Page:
Academic journal article Social Security Bulletin

An Empirical Study of the Effects of Social Security Reforms on Benefit Claiming Behavior and Receipt Using Public-Use Administrative Microdata

Academic journal article Social Security Bulletin

An Empirical Study of the Effects of Social Security Reforms on Benefit Claiming Behavior and Receipt Using Public-Use Administrative Microdata

Article excerpt

In the past few years, the Social Security Old-Age and Survivors Insurance benefit system in the United States has undergone some of the most significant changes since its inception. In a short period of time, we have seen the implementation of the phased increase in the full retirement age (FRA) with the resulting increase in the penalty for claiming benefits early, the elimination of the earnings test for those above the FRA, and the incremental increase in the delayed retirement credit (DRC) for those claiming benefits after the FRA. Because these changes have taken place only recently, there is relatively little research using household-level data that analyzes the consequences of all these changes. Using the public-use microdata extract from the Master Beneficiary Record, we are able to uncover a number of interesting trends in benefit claiming behavior and level of benefit receipt, which can help us understand how the changes in the system are shaping the retirement benefit claiming behavior of older Americans. We find evidence of substantial effects of the removal of the earnings test and the increase in the FRA, but evidence of very small effects as a result of the increases in the DRC.

Summary and Introduction

In the past few years Social Security's Old-Age and Survivors Insurance (OASI) program has undergone some of the most important changes since its inception. In a short period of time, we have seen three major changes to the system: (1) the implementation of the phased increase in the full retirement age (FRA), with the resulting increase in the penalty for claiming benefits early; (2) the elimination of the earnings test for those above the FRA; and (3) the incremental increase in the delayed retirement credit (DRC) for those claiming benefits after the FRA.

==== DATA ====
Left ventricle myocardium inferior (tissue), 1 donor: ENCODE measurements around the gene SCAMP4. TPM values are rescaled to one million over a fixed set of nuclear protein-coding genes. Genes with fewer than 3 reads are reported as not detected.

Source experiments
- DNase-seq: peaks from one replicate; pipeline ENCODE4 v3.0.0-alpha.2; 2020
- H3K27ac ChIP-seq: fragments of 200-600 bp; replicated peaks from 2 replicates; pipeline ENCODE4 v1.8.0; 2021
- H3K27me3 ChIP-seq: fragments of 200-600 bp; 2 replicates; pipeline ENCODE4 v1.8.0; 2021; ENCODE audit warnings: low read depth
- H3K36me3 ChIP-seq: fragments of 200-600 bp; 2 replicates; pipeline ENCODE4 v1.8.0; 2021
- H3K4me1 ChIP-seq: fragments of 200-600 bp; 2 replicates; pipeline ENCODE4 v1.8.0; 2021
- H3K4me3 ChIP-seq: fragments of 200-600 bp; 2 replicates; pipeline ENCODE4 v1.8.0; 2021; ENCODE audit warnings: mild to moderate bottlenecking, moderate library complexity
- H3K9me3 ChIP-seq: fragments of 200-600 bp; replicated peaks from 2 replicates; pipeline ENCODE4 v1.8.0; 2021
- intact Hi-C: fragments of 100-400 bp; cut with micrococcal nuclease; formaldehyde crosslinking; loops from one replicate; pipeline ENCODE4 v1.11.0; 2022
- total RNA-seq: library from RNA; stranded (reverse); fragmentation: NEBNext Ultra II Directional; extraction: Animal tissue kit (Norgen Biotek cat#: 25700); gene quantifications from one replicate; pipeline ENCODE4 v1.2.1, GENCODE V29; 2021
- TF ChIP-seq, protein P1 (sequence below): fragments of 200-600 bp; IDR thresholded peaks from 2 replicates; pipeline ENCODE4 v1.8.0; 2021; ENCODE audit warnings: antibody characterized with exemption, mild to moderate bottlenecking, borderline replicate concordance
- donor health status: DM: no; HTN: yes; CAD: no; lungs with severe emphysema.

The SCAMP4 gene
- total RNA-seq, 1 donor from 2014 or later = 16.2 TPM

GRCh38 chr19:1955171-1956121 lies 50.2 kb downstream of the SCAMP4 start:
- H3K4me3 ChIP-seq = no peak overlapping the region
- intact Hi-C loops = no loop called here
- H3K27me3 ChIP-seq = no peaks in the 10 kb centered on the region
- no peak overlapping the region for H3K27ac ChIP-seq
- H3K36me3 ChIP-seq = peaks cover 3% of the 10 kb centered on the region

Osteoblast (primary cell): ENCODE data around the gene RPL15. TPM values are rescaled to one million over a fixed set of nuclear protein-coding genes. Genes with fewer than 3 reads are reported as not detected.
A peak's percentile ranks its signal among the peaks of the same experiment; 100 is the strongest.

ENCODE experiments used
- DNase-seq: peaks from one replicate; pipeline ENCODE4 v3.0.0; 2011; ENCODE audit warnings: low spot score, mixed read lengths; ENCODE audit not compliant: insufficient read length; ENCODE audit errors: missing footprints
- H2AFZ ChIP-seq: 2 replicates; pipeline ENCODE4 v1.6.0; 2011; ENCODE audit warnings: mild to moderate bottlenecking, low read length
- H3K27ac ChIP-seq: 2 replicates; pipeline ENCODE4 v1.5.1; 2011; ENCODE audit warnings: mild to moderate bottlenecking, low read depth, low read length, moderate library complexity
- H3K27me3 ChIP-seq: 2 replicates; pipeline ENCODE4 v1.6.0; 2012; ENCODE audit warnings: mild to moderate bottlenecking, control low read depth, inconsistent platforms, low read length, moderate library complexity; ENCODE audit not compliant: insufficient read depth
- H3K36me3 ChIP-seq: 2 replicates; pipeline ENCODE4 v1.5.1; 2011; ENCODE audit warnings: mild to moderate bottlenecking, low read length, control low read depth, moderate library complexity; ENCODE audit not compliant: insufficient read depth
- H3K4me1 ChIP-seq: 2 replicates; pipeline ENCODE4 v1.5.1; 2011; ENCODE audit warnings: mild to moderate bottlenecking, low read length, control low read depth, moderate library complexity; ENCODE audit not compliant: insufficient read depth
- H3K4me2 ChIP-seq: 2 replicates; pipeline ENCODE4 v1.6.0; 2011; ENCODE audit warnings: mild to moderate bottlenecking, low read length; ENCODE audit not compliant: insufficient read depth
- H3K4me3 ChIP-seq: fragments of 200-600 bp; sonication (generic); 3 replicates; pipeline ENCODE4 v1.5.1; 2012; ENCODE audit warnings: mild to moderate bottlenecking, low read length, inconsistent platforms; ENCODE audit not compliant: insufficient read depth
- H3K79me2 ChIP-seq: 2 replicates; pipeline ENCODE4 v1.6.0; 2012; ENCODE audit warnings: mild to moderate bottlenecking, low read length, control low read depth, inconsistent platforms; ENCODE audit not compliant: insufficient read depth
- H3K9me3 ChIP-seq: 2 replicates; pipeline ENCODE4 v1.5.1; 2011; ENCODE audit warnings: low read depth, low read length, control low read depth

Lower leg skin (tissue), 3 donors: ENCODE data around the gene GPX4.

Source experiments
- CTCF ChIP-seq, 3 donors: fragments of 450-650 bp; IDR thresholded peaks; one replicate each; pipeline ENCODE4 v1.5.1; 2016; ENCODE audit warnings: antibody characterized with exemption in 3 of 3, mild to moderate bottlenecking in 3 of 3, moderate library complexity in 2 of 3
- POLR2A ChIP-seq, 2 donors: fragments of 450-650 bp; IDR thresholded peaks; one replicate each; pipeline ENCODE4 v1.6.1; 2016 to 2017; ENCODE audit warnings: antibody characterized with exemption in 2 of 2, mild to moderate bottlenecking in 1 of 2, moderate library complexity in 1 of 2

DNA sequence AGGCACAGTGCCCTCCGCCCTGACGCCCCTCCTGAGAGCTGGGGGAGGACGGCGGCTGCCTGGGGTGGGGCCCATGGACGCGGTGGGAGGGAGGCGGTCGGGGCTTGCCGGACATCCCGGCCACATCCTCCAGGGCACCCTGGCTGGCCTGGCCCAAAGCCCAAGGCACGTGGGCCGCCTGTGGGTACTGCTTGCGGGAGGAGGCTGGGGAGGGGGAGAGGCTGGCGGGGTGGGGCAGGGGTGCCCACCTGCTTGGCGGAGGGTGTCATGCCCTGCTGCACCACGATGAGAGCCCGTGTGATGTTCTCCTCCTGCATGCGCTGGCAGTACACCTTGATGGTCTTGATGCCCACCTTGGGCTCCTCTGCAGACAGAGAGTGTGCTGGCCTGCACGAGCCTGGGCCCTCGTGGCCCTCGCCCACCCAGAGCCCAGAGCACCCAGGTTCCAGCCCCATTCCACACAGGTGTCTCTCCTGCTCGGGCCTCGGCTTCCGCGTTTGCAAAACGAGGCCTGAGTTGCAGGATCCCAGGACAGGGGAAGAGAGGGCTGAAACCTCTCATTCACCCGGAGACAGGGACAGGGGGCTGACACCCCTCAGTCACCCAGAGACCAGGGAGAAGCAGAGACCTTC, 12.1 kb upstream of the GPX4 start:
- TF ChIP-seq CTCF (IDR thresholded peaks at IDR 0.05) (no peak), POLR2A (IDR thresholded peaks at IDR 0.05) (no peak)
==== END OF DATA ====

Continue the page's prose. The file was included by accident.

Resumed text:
The changes in the FRA and the most recent changes in the DRC are the result of the reforms signed into law by President Reagan in 1983 following the recommendations of the National Commission on Social Security Reform chaired by Alan Greenspan. The removal of the earnings test is a more recent development, which was introduced in the last year of Clinton's presidency and most likely unexpected for the average American.1 There is relatively little research analyzing the consequences of all these changes, mainly because of how recent they are, but also because of the difficulty identifying the likely contribution of these changes to variables of interest such as labor supply and claiming behavior using publicly available household-level data.

In this article we use microdata from public-use extracts from the Master Beneficiary Record (MBR) to uncover a number of interesting trends in benefit claiming behavior and especially novel trends in the level of benefit receipt. The analysis can help us understand how the changes in the system are shaping the retirement behavior of older Americans.

Our analysis finds evidence of significant effects of the removal of the earnings test, with a large and significant short-run effect of abolishing the test on the claiming behavior of older Americans and evidence of a significant and much longer-lived effect on the composition of benefit claimers and their levels of benefits received after age? 65. We also find sizable effects in the levels of benefits received by early claimers, especially men, as a result of the increase in the FRA, but a hardly noticeable effect of the increases in the DRC. The results on claiming behavior are very similar to those discussed in recent articles by Song and Manchester (2007a, 2007b, and 2007c) using the same data but different empirical strategies. As far as we know, we are the first to analyze the trends in benefit receipt during the period from 1994 through 2004 and connect them with the reforms to the system.

Our findings should encourage researchers to use the public-use data provided by the Social Security Administration (SSA). This data source can complement more traditional analyses using household-level data and provide useful benchmarks for researchers modeling retirement behavior using advanced econometric and computational methods of analyses. …

Search by... Author
Show... All Results Primary Sources Peer-reviewed

Oops!

An unknown error has occurred. Please click the button below to reload the page. If the problem persists, please try again in a little while.